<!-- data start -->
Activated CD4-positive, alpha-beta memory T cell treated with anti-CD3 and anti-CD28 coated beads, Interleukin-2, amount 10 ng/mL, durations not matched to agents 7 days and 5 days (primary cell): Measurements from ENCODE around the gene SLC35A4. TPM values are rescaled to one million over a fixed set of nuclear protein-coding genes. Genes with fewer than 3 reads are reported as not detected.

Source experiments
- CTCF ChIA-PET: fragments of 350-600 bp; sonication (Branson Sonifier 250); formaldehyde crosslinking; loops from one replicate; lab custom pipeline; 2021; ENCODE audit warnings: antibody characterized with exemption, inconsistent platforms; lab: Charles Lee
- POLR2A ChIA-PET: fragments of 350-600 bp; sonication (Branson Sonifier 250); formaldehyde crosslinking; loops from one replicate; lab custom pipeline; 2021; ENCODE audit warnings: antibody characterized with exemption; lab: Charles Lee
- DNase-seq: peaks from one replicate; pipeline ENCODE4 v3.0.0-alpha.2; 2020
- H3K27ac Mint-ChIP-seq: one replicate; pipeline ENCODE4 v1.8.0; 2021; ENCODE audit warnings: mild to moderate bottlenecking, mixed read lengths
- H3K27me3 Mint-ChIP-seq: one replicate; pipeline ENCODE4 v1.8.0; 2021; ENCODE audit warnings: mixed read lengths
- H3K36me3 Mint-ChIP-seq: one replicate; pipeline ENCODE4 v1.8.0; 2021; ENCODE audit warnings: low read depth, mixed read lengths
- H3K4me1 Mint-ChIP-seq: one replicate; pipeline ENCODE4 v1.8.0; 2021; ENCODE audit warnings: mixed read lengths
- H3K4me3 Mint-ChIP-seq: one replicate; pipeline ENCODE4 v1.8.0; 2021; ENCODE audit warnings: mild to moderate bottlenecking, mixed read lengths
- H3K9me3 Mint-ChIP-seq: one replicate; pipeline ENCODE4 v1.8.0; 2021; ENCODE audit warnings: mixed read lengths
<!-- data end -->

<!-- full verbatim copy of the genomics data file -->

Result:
Activated CD4-positive, alpha-beta memory T cell treated with anti-CD3 and anti-CD28 coated beads, Interleukin-2, amount 10 ng/mL, durations not matched to agents 7 days and 5 days (primary cell): Measurements from ENCODE around the gene SLC35A4. TPM values are rescaled to one million over a fixed set of nuclear protein-coding genes. Genes with fewer than 3 reads are reported as not detected.

Source experiments
- CTCF ChIA-PET: fragments of 350-600 bp; sonication (Branson Sonifier 250); formaldehyde crosslinking; loops from one replicate; lab custom pipeline; 2021; ENCODE audit warnings: antibody characterized with exemption, inconsistent platforms; lab: Charles Lee
- POLR2A ChIA-PET: fragments of 350-600 bp; sonication (Branson Sonifier 250); formaldehyde crosslinking; loops from one replicate; lab custom pipeline; 2021; ENCODE audit warnings: antibody characterized with exemption; lab: Charles Lee
- DNase-seq: peaks from one replicate; pipeline ENCODE4 v3.0.0-alpha.2; 2020
- H3K27ac Mint-ChIP-seq: one replicate; pipeline ENCODE4 v1.8.0; 2021; ENCODE audit warnings: mild to moderate bottlenecking, mixed read lengths
- H3K27me3 Mint-ChIP-seq: one replicate; pipeline ENCODE4 v1.8.0; 2021; ENCODE audit warnings: mixed read lengths
- H3K36me3 Mint-ChIP-seq: one replicate; pipeline ENCODE4 v1.8.0; 2021; ENCODE audit warnings: low read depth, mixed read lengths
- H3K4me1 Mint-ChIP-seq: one replicate; pipeline ENCODE4 v1.8.0; 2021; ENCODE audit warnings: mixed read lengths
- H3K4me3 Mint-ChIP-seq: one replicate; pipeline ENCODE4 v1.8.0; 2021; ENCODE audit warnings: mild to moderate bottlenecking, mixed read lengths
- H3K9me3 Mint-ChIP-seq: one replicate; pipeline ENCODE4 v1.8.0; 2021; ENCODE audit warnings: mixed read lengths